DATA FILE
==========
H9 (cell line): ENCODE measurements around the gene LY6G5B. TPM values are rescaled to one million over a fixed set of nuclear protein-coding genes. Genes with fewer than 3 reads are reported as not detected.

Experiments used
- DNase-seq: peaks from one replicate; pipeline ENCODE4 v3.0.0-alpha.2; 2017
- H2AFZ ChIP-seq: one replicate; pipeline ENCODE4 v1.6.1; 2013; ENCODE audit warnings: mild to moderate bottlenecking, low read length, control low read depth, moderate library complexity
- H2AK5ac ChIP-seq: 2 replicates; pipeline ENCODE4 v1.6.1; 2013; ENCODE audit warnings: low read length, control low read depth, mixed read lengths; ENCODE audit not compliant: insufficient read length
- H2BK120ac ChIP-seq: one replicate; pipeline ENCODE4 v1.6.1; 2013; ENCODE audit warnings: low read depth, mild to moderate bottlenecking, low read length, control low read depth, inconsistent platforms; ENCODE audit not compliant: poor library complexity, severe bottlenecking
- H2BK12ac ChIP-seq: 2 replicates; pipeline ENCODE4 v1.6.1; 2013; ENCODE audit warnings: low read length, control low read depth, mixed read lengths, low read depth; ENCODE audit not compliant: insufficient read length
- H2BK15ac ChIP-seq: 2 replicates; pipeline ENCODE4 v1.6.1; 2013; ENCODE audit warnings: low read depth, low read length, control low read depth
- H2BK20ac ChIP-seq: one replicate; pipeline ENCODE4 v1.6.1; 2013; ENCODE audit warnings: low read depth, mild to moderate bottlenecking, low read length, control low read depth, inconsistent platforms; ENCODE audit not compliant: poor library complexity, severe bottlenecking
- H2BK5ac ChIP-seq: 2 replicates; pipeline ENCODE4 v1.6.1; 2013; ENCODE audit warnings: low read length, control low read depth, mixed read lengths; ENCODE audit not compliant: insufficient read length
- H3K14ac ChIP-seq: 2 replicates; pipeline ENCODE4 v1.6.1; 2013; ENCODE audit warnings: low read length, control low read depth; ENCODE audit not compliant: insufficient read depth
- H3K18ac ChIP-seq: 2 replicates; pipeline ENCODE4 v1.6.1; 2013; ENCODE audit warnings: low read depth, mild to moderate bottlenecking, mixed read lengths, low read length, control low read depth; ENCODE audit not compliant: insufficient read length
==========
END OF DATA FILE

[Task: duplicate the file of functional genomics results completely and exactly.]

H9 (cell line): ENCODE measurements around the gene LY6G5B. TPM values are rescaled to one million over a fixed set of nuclear protein-coding genes. Genes with fewer than 3 reads are reported as not detected.

Experiments used
- DNase-seq: peaks from one replicate; pipeline ENCODE4 v3.0.0-alpha.2; 2017
- H2AFZ ChIP-seq: one replicate; pipeline ENCODE4 v1.6.1; 2013; ENCODE audit warnings: mild to moderate bottlenecking, low read length, control low read depth, moderate library complexity
- H2AK5ac ChIP-seq: 2 replicates; pipeline ENCODE4 v1.6.1; 2013; ENCODE audit warnings: low read length, control low read depth, mixed read lengths; ENCODE audit not compliant: insufficient read length
- H2BK120ac ChIP-seq: one replicate; pipeline ENCODE4 v1.6.1; 2013; ENCODE audit warnings: low read depth, mild to moderate bottlenecking, low read length, control low read depth, inconsistent platforms; ENCODE audit not compliant: poor library complexity, severe bottlenecking
- H2BK12ac ChIP-seq: 2 replicates; pipeline ENCODE4 v1.6.1; 2013; ENCODE audit warnings: low read length, control low read depth, mixed read lengths, low read depth; ENCODE audit not compliant: insufficient read length
- H2BK15ac ChIP-seq: 2 replicates; pipeline ENCODE4 v1.6.1; 2013; ENCODE audit warnings: low read depth, low read length, control low read depth
- H2BK20ac ChIP-seq: one replicate; pipeline ENCODE4 v1.6.1; 2013; ENCODE audit warnings: low read depth, mild to moderate bottlenecking, low read length, control low read depth, inconsistent platforms; ENCODE audit not compliant: poor library complexity, severe bottlenecking
- H2BK5ac ChIP-seq: 2 replicates; pipeline ENCODE4 v1.6.1; 2013; ENCODE audit warnings: low read length, control low read depth, mixed read lengths; ENCODE audit not compliant: insufficient read length
- H3K14ac ChIP-seq: 2 replicates; pipeline ENCODE4 v1.6.1; 2013; ENCODE audit warnings: low read length, control low read depth; ENCODE audit not compliant: insufficient read depth
- H3K18ac ChIP-seq: 2 replicates; pipeline ENCODE4 v1.6.1; 2013; ENCODE audit warnings: low read depth, mild to moderate bottlenecking, mixed read lengths, low read length, control low read depth; ENCODE audit not compliant: insufficient read length